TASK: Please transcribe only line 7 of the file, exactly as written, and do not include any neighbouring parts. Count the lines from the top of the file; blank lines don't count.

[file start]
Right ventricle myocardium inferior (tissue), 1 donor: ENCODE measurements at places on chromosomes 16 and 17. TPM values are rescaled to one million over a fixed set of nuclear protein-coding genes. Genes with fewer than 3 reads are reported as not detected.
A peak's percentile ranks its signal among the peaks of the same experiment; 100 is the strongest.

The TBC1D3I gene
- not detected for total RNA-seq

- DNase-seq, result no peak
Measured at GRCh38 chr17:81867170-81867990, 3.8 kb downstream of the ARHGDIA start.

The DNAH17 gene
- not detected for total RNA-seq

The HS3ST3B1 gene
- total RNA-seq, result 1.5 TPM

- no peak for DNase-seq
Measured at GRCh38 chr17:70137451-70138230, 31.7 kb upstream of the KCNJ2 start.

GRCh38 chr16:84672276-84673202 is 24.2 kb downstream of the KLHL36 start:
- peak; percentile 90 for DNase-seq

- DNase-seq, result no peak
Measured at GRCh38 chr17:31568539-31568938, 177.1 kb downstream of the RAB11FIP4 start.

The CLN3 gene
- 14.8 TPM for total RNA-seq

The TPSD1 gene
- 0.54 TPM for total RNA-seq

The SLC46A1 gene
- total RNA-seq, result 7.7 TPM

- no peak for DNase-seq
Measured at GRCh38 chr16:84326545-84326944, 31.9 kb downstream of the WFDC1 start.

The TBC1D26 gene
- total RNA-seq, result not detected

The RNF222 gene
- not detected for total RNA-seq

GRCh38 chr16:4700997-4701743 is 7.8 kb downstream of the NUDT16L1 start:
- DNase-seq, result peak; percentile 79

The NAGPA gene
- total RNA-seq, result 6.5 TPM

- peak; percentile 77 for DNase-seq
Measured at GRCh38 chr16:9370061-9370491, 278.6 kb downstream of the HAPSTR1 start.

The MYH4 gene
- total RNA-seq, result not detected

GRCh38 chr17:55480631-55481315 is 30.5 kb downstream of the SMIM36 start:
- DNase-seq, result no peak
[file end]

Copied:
The DNAH17 gene